1

I'm using Ubuntu and I need to generate multiple .txt files from a large .txt file that contains a word in each new line.

Steps:

  1. Take one word from the large .txt list, e.g. foo
  2. generate .txt and name it [word].txt, e.g. foo.txt
  3. [word].txt should contain only the [word], e.g. foo.txt >contains foo text inside

I found that you can generate a .txt from the command line like this:

echo 'Hello, world.' >foo.txt 

How to do that in batch with the content from the large .txt file?

  • Please do not use comments to expand the question or to ask follow up questions. If you need to handle "multiple words in one line that contains spaces" then it should be stated in the question itself instead of "a word in each new line" (the two descriptions contradict each other). If you want to know how to "launch the bash script by double clicking it", ask a new question (after searching and researching, there may be a duplicate already answered). – Kamil Maciorowski Sep 16 '19 at 6:44
2

Something like this should work, but it doesn't check to make sure that the created filenames are legal. Also, if you have dupes, they will be overwritten:

#!/bin/bash

filename=/path/to/your_data_file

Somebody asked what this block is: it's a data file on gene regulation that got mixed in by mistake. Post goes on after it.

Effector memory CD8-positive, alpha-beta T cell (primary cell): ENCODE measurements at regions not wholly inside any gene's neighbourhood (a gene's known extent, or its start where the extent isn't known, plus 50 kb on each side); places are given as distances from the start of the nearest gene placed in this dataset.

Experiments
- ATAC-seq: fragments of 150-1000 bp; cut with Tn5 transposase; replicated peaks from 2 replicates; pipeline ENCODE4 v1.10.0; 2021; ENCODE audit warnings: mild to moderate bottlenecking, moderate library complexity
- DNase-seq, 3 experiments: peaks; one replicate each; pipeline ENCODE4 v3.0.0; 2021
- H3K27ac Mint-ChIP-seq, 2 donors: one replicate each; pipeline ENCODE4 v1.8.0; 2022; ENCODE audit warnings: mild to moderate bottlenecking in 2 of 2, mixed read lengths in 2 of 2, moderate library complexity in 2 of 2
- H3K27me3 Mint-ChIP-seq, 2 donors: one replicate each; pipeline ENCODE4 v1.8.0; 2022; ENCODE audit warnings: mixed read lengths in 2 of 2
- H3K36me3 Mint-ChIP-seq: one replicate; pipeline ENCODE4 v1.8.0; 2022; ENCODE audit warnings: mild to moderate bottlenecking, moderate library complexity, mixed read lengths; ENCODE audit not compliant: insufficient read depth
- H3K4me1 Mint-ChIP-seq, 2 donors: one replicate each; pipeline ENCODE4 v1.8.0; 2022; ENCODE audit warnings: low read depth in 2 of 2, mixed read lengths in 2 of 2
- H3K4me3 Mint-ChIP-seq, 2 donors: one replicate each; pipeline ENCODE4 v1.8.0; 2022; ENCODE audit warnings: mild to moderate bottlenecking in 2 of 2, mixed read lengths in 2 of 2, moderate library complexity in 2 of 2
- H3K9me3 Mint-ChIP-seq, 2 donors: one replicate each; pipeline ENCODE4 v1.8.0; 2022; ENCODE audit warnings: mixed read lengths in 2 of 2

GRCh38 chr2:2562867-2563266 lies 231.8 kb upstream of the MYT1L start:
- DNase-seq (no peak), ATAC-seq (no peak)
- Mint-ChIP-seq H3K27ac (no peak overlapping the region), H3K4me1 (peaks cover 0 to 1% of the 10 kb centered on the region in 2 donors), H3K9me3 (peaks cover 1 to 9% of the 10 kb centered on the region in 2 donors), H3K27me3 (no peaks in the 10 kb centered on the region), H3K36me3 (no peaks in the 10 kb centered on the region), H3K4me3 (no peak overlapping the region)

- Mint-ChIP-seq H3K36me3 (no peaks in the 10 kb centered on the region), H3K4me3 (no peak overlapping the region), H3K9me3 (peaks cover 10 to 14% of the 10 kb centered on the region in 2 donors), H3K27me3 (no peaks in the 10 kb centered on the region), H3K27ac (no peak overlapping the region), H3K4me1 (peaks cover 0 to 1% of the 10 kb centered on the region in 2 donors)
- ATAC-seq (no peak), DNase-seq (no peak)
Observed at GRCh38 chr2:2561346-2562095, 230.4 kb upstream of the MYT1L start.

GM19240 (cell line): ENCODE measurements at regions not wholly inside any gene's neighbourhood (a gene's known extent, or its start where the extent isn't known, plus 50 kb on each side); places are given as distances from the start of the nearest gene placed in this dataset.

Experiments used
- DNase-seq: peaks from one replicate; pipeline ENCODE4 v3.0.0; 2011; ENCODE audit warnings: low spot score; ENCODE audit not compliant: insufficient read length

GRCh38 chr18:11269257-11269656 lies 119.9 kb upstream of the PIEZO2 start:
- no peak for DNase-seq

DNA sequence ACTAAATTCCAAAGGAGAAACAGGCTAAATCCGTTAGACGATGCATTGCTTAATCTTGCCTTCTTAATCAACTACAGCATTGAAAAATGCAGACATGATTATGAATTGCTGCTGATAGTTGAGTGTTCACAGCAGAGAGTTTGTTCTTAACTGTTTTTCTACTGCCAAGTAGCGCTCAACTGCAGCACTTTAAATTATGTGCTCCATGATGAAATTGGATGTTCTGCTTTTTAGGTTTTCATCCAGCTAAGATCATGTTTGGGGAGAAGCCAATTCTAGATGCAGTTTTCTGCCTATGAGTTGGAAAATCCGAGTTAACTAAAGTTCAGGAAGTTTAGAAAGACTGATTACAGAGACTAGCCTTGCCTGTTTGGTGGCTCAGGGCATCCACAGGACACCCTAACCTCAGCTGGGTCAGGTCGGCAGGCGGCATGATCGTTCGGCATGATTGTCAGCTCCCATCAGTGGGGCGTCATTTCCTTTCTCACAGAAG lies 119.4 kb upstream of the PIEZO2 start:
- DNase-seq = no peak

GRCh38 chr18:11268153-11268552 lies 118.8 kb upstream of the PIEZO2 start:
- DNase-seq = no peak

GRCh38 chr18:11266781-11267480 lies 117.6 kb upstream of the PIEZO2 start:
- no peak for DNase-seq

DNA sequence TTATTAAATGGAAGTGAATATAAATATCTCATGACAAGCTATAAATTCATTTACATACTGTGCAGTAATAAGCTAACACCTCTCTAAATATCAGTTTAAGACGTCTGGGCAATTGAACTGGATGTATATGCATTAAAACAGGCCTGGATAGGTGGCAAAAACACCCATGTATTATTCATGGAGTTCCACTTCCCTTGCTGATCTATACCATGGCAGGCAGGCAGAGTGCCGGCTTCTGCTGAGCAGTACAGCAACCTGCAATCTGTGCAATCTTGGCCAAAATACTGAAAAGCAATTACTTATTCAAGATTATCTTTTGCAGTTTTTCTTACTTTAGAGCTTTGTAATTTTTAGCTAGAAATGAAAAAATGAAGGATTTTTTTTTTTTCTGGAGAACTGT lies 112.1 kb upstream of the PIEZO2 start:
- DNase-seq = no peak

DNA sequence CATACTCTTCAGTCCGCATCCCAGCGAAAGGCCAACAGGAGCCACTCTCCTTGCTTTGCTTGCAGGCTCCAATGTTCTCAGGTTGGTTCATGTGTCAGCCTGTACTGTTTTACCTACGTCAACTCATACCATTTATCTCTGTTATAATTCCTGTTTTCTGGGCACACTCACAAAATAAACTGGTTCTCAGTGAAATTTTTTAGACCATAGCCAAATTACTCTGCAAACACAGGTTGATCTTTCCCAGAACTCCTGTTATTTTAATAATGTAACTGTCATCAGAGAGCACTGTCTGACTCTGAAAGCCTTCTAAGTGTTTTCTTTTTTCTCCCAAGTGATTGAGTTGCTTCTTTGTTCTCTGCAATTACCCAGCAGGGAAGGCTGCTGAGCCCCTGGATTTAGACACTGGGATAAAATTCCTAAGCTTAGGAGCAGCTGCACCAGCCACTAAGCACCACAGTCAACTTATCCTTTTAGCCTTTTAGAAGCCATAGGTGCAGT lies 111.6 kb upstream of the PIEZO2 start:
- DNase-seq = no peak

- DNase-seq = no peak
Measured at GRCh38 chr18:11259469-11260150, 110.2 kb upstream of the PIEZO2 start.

while read -r line
do
    echo $line > "$line.txt"
done < "$filename"
echo
  • Works great for single words, thank you. I ran into an additional question: How to handle multiple words in one line that contains spaces? e.g.: This Red Wall This returns an error: bash: $line.txt: ambiguous redirect – Tom Sep 14 '19 at 19:15
  • 1
    Good catch! I fixed my answer. – ajgringo619 Sep 14 '19 at 19:20
1

This answer is to correct common flaws that are present in other answers. Basic code should be like:

#!/bin/bash
filename="/path/to/your_data_file"

while IFS= read -r line
do
    printf '%s\n' "$line" > "$line.txt"
done < "$filename"

Improvements:

Some of them may not be strictly necessary if your_data_file really contains "a word in each new line" as stated in the question body. But your comment mentions handling "multiple words in one line that contains spaces", this requires non-robust solutions to be improved. It's better to get used to good practices in shell scripting and to write robust code from the start.

1

This might be a lot quicker for a large file...

#!/bin/bash

filename=/path/to/your_data_file

sort -u "$filename" | 
( IFS=
  while read -r line
  do
      echo $line > "$line.txt"
  done
)
  • Thanks for your suggestion. I would like to launch the bash script by double clicking it. How to do that? – Tom Sep 15 '19 at 14:04
  • Please enter a new question if you have a new subject. I believe that ^-- already has an answer too. Use Google or Superuser search. – Hannu Sep 16 '19 at 15:03

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